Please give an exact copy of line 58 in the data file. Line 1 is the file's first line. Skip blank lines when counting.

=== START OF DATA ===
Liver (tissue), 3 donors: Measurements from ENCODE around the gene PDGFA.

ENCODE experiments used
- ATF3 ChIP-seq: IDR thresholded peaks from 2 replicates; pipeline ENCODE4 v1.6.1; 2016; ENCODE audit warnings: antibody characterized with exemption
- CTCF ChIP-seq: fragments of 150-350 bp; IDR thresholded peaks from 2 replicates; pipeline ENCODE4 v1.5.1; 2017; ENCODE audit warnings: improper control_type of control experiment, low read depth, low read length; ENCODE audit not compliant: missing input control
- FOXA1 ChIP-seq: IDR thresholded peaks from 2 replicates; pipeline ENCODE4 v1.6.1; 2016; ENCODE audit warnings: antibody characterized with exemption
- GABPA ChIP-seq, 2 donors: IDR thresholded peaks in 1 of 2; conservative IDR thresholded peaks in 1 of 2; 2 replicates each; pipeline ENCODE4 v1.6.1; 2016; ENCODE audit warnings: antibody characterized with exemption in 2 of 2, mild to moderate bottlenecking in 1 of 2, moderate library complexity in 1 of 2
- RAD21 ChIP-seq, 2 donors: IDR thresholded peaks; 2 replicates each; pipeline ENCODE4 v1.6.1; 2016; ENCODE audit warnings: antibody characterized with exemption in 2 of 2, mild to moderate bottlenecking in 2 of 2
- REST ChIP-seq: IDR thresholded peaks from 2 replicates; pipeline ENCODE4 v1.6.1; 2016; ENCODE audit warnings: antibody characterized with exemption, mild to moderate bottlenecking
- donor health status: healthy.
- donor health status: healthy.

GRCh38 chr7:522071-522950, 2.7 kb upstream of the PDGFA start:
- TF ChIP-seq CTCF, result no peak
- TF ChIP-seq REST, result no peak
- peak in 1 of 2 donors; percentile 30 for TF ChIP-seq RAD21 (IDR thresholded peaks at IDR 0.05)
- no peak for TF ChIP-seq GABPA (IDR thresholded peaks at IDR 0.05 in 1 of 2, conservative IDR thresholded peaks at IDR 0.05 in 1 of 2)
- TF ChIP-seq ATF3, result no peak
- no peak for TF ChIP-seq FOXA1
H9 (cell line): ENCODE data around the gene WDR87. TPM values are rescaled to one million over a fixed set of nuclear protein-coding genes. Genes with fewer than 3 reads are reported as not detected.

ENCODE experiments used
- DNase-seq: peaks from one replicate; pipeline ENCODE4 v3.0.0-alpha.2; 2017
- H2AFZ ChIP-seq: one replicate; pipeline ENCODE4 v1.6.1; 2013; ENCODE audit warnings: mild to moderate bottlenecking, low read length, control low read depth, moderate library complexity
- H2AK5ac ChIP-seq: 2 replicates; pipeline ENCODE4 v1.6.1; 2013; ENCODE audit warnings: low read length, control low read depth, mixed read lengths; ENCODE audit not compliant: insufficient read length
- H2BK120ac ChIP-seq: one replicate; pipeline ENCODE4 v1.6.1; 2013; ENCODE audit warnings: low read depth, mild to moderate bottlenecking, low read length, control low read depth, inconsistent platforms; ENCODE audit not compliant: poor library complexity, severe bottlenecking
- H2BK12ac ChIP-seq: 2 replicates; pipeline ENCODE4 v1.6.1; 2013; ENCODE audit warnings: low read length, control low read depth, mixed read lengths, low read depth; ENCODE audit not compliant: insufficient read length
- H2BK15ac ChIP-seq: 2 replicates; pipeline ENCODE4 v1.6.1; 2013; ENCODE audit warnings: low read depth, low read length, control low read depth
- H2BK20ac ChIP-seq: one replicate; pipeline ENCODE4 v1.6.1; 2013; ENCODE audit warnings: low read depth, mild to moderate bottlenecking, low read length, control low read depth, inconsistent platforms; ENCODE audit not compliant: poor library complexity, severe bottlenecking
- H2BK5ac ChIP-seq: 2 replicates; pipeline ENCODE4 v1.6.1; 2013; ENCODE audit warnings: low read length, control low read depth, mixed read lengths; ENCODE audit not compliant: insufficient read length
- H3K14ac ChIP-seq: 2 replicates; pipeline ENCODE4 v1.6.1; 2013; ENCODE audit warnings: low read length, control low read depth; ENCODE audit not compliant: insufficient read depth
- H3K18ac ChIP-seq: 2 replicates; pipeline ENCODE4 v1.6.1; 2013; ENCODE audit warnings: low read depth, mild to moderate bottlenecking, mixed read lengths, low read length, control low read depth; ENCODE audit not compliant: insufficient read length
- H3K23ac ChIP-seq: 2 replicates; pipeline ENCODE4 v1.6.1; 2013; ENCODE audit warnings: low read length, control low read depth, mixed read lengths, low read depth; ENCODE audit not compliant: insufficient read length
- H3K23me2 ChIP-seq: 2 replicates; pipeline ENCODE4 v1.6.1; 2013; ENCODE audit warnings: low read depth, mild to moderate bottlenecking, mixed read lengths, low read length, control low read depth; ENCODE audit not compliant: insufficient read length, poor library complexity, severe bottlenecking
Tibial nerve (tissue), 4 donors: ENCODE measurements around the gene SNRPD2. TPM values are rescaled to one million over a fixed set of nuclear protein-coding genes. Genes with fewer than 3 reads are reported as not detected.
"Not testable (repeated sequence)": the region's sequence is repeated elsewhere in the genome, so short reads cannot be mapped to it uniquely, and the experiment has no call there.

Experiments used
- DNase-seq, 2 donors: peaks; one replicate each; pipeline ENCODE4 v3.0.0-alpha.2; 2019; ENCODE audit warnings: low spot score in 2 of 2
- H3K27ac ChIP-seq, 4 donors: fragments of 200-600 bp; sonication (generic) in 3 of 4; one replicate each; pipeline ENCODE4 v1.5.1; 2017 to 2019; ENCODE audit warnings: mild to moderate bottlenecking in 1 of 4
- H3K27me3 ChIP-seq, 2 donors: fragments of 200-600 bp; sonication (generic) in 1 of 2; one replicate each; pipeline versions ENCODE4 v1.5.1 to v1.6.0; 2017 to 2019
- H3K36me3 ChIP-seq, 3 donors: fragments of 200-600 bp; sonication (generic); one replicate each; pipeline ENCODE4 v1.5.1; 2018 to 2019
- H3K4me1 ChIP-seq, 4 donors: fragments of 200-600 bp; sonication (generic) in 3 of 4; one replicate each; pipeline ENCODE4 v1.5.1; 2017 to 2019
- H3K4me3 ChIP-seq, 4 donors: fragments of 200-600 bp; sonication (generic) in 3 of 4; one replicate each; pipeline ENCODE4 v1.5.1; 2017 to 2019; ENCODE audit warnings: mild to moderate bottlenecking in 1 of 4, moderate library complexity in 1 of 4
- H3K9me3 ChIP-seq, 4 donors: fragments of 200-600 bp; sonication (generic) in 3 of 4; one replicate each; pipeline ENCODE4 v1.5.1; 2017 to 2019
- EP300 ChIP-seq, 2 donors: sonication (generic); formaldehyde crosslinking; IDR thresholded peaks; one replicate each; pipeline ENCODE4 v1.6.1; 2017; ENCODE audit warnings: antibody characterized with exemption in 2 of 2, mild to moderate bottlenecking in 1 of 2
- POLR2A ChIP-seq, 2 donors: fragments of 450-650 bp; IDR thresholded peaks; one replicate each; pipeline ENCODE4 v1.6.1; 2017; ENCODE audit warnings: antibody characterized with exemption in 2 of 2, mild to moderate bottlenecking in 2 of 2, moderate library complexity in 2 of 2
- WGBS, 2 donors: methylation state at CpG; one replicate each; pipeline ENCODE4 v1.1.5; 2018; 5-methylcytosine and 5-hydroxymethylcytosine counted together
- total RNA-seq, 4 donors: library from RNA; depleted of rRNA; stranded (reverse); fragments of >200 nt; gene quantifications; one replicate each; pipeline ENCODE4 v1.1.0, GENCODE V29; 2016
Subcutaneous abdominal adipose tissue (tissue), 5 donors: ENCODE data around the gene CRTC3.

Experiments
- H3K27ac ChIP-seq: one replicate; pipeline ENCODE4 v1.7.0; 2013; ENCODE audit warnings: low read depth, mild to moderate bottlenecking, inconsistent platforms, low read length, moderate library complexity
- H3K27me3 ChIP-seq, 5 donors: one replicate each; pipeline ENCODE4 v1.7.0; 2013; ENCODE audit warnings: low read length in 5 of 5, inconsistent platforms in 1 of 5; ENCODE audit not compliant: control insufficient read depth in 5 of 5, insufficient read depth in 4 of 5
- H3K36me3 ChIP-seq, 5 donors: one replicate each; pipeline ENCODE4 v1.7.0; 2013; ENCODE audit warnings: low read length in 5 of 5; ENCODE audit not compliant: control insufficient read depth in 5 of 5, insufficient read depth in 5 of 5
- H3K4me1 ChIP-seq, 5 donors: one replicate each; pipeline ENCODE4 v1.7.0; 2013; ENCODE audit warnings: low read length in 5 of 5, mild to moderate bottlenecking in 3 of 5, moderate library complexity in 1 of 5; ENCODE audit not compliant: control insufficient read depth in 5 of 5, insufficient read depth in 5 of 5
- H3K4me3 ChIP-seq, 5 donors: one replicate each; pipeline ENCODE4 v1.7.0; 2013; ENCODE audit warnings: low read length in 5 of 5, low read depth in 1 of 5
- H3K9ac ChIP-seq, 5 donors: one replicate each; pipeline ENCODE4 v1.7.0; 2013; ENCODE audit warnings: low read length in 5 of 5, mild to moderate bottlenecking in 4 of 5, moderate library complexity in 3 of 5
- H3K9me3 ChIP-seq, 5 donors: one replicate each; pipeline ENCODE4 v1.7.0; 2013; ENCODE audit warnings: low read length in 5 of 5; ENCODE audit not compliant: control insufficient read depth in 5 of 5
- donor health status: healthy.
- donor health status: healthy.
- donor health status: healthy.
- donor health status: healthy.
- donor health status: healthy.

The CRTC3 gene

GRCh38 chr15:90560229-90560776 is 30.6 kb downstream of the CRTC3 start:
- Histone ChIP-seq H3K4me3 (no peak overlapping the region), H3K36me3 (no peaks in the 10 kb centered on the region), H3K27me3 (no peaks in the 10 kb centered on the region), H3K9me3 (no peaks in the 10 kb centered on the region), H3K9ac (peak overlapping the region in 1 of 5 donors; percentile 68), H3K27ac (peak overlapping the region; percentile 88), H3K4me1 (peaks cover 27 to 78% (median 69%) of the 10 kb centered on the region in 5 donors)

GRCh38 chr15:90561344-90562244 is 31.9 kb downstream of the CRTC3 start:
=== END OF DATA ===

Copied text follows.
- donor health status: healthy.